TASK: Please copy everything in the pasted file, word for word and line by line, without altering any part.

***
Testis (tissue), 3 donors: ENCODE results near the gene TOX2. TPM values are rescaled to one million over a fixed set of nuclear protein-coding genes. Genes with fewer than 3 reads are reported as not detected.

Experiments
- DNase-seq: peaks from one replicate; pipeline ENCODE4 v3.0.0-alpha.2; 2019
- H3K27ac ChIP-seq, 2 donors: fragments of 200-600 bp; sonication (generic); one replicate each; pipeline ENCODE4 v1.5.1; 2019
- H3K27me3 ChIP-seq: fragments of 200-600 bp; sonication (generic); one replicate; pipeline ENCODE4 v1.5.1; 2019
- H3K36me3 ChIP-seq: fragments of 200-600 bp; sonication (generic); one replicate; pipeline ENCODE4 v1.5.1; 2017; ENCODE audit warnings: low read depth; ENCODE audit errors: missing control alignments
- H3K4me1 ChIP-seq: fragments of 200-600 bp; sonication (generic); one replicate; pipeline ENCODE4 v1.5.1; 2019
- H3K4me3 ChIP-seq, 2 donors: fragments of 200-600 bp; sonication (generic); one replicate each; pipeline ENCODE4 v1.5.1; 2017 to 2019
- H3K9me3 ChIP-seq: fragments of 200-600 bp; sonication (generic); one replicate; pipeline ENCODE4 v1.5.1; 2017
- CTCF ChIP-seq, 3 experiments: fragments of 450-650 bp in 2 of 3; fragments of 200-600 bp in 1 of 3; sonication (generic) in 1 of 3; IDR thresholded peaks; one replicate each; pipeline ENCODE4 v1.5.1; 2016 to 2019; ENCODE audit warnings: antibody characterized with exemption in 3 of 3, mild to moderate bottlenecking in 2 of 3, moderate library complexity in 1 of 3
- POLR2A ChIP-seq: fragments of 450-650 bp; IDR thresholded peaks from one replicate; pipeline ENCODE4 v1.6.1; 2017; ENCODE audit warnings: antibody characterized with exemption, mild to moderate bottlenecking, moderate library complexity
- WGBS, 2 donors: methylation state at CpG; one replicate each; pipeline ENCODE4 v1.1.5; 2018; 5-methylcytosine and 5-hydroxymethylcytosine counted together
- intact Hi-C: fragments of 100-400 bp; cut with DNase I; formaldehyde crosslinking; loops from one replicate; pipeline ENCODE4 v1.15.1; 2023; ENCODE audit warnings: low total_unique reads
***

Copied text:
Testis (tissue), 3 donors: ENCODE results near the gene TOX2. TPM values are rescaled to one million over a fixed set of nuclear protein-coding genes. Genes with fewer than 3 reads are reported as not detected.

Experiments
- DNase-seq: peaks from one replicate; pipeline ENCODE4 v3.0.0-alpha.2; 2019
- H3K27ac ChIP-seq, 2 donors: fragments of 200-600 bp; sonication (generic); one replicate each; pipeline ENCODE4 v1.5.1; 2019
- H3K27me3 ChIP-seq: fragments of 200-600 bp; sonication (generic); one replicate; pipeline ENCODE4 v1.5.1; 2019
- H3K36me3 ChIP-seq: fragments of 200-600 bp; sonication (generic); one replicate; pipeline ENCODE4 v1.5.1; 2017; ENCODE audit warnings: low read depth; ENCODE audit errors: missing control alignments
- H3K4me1 ChIP-seq: fragments of 200-600 bp; sonication (generic); one replicate; pipeline ENCODE4 v1.5.1; 2019
- H3K4me3 ChIP-seq, 2 donors: fragments of 200-600 bp; sonication (generic); one replicate each; pipeline ENCODE4 v1.5.1; 2017 to 2019
- H3K9me3 ChIP-seq: fragments of 200-600 bp; sonication (generic); one replicate; pipeline ENCODE4 v1.5.1; 2017
- CTCF ChIP-seq, 3 experiments: fragments of 450-650 bp in 2 of 3; fragments of 200-600 bp in 1 of 3; sonication (generic) in 1 of 3; IDR thresholded peaks; one replicate each; pipeline ENCODE4 v1.5.1; 2016 to 2019; ENCODE audit warnings: antibody characterized with exemption in 3 of 3, mild to moderate bottlenecking in 2 of 3, moderate library complexity in 1 of 3
- POLR2A ChIP-seq: fragments of 450-650 bp; IDR thresholded peaks from one replicate; pipeline ENCODE4 v1.6.1; 2017; ENCODE audit warnings: antibody characterized with exemption, mild to moderate bottlenecking, moderate library complexity
- WGBS, 2 donors: methylation state at CpG; one replicate each; pipeline ENCODE4 v1.1.5; 2018; 5-methylcytosine and 5-hydroxymethylcytosine counted together
- intact Hi-C: fragments of 100-400 bp; cut with DNase I; formaldehyde crosslinking; loops from one replicate; pipeline ENCODE4 v1.15.1; 2023; ENCODE audit warnings: low total_unique reads